The minister reacts after it emerges that some terminally ill people are not allowed to die at home due to staff shortages

The Minister for the Elderly has said it is unacceptable that palliative care cannot be provided for some terminally ill patients at the “most vulnerable point of their dying days”.

ary Butler said she was concerned by news from her Waterford constituency that some terminally ill patients are currently unable to receive end-of-life care due to a “staffing crisis”, as detailed in an internal memo reported today.

Ms Butler said the crisis is affecting palliative care for people who wish to die at home in Waterford and South Kilkenny as a number of staff are absent due to coronavirus and other illnesses, leading to a shortage of palliative care staff.

“Many older people wish to die at home and it is absolutely essential that all care and support can be given to the most vulnerable in their dying days,” she said

HSE officials held a meeting today to discuss the situation after the news broke. Ms Butler said the shortage was affecting HSE staff providing day and night home care in the community, adding that a separate palliative care service at Waterford University Hospital was unaffected.

Employees at the university hospital have been informed in recent days that the palliative care team can only accept referrals from “patients who are actively dying”.

The HSE confirmed there is a temporary shortage of specialist nurses within the care team which arose nine days ago and which it believes will be addressed within the next week.

Sinn Féin health spokesman David Culliane – also a Waterford TD – said it needed “absolute coordination” between the hospital and regional HSE management to deliver the service. “Noody can sit back and wait for things to return to normal next week as patients are turned away [from getting care]it needs to be all hands on deck to ensure all services resume,” he said.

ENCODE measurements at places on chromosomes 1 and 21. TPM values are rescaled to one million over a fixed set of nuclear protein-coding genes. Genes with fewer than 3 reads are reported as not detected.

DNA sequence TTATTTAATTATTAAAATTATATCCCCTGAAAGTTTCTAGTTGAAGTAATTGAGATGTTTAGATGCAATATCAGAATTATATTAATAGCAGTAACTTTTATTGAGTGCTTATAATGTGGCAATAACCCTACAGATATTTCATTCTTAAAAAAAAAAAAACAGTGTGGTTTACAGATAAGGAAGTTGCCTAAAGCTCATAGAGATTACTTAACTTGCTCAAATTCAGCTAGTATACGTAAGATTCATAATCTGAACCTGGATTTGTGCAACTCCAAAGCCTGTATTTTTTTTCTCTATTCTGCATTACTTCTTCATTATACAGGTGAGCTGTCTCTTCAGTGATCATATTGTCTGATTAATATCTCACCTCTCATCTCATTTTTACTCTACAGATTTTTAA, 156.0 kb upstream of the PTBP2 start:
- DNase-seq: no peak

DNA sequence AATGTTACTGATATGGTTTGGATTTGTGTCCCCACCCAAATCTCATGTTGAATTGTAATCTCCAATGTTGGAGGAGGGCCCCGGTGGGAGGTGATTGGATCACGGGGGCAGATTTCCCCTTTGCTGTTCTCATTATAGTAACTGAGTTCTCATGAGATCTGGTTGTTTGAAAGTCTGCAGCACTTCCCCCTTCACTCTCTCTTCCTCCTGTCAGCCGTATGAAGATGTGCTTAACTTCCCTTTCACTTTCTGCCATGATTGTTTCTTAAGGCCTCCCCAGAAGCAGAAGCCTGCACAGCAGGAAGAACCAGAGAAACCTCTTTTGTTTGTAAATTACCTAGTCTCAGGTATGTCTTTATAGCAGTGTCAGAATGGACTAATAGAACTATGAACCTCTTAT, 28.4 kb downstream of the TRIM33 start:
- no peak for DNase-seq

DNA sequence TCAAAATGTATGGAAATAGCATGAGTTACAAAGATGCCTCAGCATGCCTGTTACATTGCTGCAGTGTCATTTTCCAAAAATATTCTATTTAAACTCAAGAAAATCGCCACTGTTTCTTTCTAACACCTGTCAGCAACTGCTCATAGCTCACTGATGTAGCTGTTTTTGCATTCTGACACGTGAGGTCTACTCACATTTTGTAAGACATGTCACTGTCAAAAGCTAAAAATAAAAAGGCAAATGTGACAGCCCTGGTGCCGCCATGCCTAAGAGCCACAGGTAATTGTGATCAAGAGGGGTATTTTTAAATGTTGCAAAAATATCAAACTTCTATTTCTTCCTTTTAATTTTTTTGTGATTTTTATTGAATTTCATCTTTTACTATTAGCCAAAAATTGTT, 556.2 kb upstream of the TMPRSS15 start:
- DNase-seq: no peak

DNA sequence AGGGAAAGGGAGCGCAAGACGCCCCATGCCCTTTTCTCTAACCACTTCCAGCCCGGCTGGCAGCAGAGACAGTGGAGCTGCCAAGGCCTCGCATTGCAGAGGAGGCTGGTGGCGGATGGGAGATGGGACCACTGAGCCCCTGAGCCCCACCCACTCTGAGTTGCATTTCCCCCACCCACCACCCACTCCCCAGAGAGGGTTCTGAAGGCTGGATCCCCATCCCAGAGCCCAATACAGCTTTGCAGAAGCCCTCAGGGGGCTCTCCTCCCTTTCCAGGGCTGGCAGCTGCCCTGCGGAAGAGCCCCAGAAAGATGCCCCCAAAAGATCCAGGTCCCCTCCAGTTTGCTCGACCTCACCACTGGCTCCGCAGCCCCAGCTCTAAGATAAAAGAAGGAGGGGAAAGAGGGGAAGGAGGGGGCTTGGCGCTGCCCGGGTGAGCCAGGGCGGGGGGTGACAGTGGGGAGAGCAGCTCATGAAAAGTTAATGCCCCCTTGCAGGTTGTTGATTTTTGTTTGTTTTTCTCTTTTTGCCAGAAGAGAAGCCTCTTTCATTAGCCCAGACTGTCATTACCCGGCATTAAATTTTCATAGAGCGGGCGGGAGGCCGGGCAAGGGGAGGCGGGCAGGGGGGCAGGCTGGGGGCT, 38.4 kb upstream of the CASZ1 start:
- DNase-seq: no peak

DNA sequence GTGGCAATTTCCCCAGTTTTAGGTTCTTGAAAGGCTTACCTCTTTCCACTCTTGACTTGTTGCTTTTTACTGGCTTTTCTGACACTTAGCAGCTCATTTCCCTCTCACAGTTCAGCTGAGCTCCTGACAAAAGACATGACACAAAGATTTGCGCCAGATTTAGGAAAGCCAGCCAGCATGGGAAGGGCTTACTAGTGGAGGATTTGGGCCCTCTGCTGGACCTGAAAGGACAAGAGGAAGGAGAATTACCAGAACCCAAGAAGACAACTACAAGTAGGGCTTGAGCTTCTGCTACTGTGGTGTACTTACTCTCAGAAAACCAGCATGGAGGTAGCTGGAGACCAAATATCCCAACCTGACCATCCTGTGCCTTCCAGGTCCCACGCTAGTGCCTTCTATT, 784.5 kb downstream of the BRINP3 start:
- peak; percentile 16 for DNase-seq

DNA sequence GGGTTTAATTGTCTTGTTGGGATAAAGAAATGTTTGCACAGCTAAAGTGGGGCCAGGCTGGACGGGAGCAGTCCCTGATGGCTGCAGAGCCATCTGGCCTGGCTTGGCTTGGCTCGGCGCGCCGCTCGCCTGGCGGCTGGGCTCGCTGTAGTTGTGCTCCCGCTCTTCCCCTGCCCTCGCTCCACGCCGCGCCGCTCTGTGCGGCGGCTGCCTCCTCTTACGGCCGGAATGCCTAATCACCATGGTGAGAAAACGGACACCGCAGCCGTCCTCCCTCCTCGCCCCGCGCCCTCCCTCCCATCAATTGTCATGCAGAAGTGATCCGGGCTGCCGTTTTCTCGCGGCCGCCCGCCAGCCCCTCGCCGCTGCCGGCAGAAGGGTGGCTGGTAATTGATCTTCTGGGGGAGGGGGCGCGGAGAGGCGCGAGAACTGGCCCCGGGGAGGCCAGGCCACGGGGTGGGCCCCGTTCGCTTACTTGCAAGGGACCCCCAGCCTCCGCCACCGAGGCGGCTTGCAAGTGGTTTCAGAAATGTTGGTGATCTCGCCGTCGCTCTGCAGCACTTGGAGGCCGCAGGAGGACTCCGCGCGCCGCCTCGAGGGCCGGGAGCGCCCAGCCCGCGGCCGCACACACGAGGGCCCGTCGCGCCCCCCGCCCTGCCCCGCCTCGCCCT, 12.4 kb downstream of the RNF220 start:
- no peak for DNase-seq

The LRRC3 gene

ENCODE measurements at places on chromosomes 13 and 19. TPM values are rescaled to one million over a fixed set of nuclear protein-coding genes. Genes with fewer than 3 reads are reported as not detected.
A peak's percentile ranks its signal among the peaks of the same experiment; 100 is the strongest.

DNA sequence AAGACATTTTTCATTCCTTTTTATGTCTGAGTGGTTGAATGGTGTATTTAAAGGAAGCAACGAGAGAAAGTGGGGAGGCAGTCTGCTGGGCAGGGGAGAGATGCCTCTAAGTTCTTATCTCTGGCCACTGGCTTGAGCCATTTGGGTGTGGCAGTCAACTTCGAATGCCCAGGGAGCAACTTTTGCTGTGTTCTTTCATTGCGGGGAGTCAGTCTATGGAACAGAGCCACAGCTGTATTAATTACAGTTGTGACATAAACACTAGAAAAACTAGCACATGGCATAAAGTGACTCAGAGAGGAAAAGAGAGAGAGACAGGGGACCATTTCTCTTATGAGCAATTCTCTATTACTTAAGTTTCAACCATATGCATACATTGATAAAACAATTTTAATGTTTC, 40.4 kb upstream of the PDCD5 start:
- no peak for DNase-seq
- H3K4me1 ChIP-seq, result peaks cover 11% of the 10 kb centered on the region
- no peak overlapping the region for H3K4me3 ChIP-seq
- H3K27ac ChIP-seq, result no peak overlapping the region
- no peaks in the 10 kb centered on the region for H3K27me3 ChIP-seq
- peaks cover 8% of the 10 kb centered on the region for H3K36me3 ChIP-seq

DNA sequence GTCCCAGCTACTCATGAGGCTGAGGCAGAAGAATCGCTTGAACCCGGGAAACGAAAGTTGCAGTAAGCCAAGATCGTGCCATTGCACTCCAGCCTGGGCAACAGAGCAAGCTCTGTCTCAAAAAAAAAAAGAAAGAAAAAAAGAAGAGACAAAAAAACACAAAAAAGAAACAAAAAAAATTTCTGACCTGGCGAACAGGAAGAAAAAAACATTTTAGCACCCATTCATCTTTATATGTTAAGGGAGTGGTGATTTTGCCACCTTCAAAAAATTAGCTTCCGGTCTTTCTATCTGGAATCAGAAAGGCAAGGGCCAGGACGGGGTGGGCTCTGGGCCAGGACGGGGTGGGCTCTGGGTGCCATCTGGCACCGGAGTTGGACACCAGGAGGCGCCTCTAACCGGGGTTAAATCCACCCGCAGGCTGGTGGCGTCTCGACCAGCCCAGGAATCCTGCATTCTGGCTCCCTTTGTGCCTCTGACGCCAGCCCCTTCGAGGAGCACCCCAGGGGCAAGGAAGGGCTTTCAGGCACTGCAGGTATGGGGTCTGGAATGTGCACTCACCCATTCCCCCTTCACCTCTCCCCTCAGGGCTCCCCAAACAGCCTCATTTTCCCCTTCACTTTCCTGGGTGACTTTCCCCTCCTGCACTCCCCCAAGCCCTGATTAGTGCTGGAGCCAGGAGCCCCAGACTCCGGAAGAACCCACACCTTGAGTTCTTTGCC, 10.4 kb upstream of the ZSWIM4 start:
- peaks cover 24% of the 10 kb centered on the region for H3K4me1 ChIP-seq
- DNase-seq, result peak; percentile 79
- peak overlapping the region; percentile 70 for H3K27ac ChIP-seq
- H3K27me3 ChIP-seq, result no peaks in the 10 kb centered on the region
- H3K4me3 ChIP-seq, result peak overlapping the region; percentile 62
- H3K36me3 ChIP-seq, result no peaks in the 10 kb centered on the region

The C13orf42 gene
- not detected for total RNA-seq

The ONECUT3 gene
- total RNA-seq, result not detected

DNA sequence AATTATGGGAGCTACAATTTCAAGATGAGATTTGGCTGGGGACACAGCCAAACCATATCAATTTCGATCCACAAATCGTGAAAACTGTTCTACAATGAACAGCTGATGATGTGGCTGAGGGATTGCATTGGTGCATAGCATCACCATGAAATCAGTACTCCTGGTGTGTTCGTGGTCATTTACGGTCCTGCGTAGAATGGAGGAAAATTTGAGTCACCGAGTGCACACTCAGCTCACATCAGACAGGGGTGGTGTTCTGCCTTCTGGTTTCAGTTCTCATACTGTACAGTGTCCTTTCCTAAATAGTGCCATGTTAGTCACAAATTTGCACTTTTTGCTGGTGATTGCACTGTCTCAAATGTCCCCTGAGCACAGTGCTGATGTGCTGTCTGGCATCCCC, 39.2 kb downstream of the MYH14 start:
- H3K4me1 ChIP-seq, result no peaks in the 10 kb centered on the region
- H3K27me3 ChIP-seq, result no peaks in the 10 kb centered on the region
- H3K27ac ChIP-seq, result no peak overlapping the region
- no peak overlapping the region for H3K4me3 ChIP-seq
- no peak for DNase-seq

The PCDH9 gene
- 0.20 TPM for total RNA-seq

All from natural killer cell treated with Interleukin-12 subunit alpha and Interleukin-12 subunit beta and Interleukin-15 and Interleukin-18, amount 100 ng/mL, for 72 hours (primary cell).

Ms Butler said when there were staffing shortages in care homes at the height of the pandemic, there was greater coordination.

“I believe this is a time of crisis where if someone dies and needs palliative care, we need to look at some kind of service level agreement that can provide support,” she said.

She said she will raise the issue with Health Secretary Stephen Donnelly, who is responsible for palliative care, adding that her counterpart in government recently invested €10m in the sector, along with €200,000 in Waterford.

The original internal email sent to UHW staff apologized for the sudden drop in service.

“Due to the staffing crisis at the Waterford Community Palliative Care Service, we can only accept referrals for actively dying patients,” it said.

“I am very aware that we are still actively dealing with Covid,” Ms Butler said.

“We still have a long way to go in terms of Covid and we need to be aware of that. We still have many employees who are sick because of Covid and we are still fighting this pandemic, especially in healthcare.

“But we must ensure that the most vulnerable get the support they need in their dying days.”

She added that Waterford currently has the highest 14-day incidence rate of PCR-confirmed cases of just over 650 per 100,000 residents after positive county tests.

Patients cared for by different medical departments may be referred to the palliative care team upon diagnosis of a terminal illness.

According to the HSE, palliative care can be provided “at any stage” of a person’s illness and need not be provided at the end of a person’s life.

End-of-life care can often begin several months before a person’s death. However, according to medical sources, “active dying” may only refer to a handful of days before a person dies.

The email’s author then instructed recipients to contact specific employees directly to discuss recommendations. “We apologize for this change in our service and I will be in touch with you once this crisis is averted,” they wrote.

A spokeswoman for HSE South East Community Healthcare (SECH) said the group “regrets to announce that due to “unforeseen and unavoidable” circumstances, the Waterford palliative care team has experienced a temporary reduction in specialist nursing staff.”

She added: “Services within this team are expected to return to normal levels within the next week. In the meantime, access to the services will be prioritized based on clinical needs.

“All available supports and services are and will continue to be offered to patients and their families.”

She said palliative care advice and support for healthcare professionals remains available to help manage palliative care patients outside of the acute hospital setting. The minister reacts after it emerges that some terminally ill people are not allowed to die at home due to staff shortages

Fry Electronics Team

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